Both sides seek face-saving device in Syria-Jordan confrontation
This portion of the Middle East is tense, but not at war. Up to 30,000 Syrian soldiers and 20,000 Jordanians are fanned out eight kilometers apart along a bleak, dusty frontier split by the Amman-Damascus (Syria) highway. But political analysts here do not believe a full-scale clash, such as already has occured between Iraq and Iran in the Gulf area, is likely.
Instead, most observers think the two armies will become involved in a "sitzkrieg," meaning a long military waiting game. Their national leaders, President Hafez Assad of Syria and King Hussein of Jordan, meanwhile, face the problem of how to wok their way out of the situation without losing face.
No one expects a quick solution, even with Saudi Arabian Prince Abdullah shuttling between Amman, Damascus, and Riyadh in his home country. But neither do most analysts believe the border tension will come to blows: Superpower and regional alliances are clearly known, and the rainy season is soon due to turn the potential battlefield into a quagmire.
There is great need now, diplomatic sources agree, for a face-saving device. Both Hussein and Assad must be able to tell their countrymen that they have carried the day (without having actually done so). Then the hope is that troop strengths can be reduced gradually on both sides.
This face-saver might be a general agreement not to interfere in each others' internal affairs and a high-level intra-Arab mediation council to hear grievances, diplomats say.
Syrian media report that President Assad is demanding two main concessions of King Hussein:
1. End Jordanian support for the Muslim Brotherhood, an outlawed organization in Syria that has opposed and troubled the Assad regime.
2. Resist any temptation to usurp the prerogative of the Palestine Liberation Organization (PLO) in future negotiations on the fate of the Israeli-occupied West Bank.
But Jordanians and Western analysts do not believe King Hussein is likely to accept Mr. Assad's demands, and certainly not at the end of a gun barrel.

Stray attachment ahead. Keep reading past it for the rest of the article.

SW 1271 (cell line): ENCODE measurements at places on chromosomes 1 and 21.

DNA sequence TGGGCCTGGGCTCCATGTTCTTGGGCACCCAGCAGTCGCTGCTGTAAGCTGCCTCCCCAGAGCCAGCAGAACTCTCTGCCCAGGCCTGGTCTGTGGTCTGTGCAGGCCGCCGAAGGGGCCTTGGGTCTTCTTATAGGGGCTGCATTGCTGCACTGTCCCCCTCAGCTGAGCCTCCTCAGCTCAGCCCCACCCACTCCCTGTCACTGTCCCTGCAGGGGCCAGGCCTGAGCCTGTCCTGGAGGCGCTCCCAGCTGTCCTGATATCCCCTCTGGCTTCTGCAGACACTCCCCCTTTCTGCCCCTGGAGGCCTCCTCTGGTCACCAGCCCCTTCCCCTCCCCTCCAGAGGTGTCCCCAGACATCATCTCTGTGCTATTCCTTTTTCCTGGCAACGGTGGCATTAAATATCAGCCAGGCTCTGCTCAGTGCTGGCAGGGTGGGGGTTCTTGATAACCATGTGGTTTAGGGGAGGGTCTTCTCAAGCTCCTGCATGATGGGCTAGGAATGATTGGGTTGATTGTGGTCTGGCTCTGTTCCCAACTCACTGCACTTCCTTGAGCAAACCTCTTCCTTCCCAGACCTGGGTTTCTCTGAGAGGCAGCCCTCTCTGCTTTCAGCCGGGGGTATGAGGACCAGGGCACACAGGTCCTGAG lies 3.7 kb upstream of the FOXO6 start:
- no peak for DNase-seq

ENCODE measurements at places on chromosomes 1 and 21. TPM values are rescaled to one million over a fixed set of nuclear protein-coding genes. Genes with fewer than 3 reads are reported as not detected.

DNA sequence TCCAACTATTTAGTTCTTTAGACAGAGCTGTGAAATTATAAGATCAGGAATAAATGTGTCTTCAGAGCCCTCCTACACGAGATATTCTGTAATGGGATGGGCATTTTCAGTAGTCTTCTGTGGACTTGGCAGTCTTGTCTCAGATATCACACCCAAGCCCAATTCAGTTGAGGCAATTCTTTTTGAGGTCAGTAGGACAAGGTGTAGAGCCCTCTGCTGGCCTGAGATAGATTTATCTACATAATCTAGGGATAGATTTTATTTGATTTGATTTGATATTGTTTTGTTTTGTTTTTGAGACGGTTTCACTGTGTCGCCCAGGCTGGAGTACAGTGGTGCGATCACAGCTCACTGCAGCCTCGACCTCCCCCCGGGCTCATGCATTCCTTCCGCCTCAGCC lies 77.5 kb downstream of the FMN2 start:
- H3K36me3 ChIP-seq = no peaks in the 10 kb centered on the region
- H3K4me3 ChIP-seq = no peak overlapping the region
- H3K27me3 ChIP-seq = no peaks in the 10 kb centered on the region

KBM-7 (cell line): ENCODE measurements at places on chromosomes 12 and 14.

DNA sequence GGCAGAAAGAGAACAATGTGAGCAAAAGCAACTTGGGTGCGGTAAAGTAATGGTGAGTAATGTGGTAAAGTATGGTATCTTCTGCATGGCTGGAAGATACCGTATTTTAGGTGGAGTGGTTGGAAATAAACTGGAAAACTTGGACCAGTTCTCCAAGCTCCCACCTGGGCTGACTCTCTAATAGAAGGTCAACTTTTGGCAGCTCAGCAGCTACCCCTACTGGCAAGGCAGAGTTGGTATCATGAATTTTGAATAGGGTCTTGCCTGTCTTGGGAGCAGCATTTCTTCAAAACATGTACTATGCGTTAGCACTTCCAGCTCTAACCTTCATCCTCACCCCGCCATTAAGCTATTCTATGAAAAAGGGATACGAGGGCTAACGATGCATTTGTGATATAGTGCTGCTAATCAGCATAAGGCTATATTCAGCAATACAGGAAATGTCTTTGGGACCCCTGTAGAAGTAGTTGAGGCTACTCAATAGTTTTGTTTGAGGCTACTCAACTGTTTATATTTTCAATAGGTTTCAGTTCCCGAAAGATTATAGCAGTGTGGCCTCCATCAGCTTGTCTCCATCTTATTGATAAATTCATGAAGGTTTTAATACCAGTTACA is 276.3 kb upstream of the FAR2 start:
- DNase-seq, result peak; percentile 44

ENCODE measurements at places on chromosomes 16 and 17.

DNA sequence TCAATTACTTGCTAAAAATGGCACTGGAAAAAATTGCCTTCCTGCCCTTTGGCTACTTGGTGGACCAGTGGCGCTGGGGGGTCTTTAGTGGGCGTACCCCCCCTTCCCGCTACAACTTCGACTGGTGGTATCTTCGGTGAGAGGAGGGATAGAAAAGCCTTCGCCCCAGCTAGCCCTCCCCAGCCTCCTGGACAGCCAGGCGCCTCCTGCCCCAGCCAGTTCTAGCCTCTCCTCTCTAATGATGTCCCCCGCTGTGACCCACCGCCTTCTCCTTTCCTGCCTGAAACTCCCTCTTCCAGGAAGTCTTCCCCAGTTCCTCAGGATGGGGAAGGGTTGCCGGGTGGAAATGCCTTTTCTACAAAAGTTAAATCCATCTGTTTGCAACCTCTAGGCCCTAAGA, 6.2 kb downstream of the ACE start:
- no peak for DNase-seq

"It is like the old question, 'Have you stopped beating your wife?'" says one Western observer. "If King Hussein agrees to these demands, he admits that he was guilty of those charges. There is no reason for the King to back down.He is no mood to be bullied."
Other pundits say that the King would not be inclined to squelch the Muslim Brotherhood in his nation or send fleeing Muslim "brothers" back across the border to Syria, since the movement is legal in Jordan.
Moreover, it appears increasingly likely that the Jordan monarch soon will take a leading role in West Bank negotiations. Some high-level analysts assert that a Hussein initiative is inevitable.
The current flare-up between Syria and Jordan has roots that go back through 10 years of alternating fraternity and fratricide. In 1970 the two countries fought. In 1976 they united their military commands and held joint exerices. Symbols of this unity remain: Syrian and Jordanian police man border posts together. But for the most part of the relationship has gone downhill in the last four years.
Syria also had a fickle relationship with Iraq that grew into a unity move but ended with troops massed on Syria's eastern border. This military buildup trickled off after several months.
Syria, increasingly under Soviet influence, has spun away from the moderate Arab fold and finds itself in a radical clique along with Libya, Algeria, South Yemen, and, as it now appears, the PLO.
"In 1970 [after Jordanians fought Palestinians], Jordan was the pariah of the Arab world," says a diplomat. "Then in 1978 [with Camp David], Egypt became the pariah. Now Syria finds itself in this role."
When the Syrian troop buildup began nov. 20, the precipitating cause was President Assad's anger at Jordan and moderate states for holding an Arab summit conference at the time of intra-arab division. Syria led a boycott of the summit, but Western sources in Amman believe Mr. Assad clearly failed in the eyes of many Arabs.
"I believe the Syrians were miffed that other Arabs would actually go ahead with such a meeting without Damascus, "the heart of Arabdom,' present," one official says.
Damascus was the capital of the 7th-century Omayyad Arab empire that stretched from Spain to India. "Greater Syria," a modern manifest destiny concept, is adhered to by Mr. Assad as a Baathist partisan. This plan calls for Syria to control Lebanon, Jordan and Palestine.
Some Jordanian and Western analysts accuse the Syrian President of belligerence and irrationality. But it should be remembered that Mr. Assad, as commander of the Syrian Air Force in 1970, refused to send plans to support a Syrian tank assault on Jordan. The assault failed, and Mr. Assad took power in a coup a short time later.
Most analysts believe neither Jordan nor Syria really wants to fight -- especially with the Iraqi-Iranian example proving that quick victories are not easy to achieve in this area.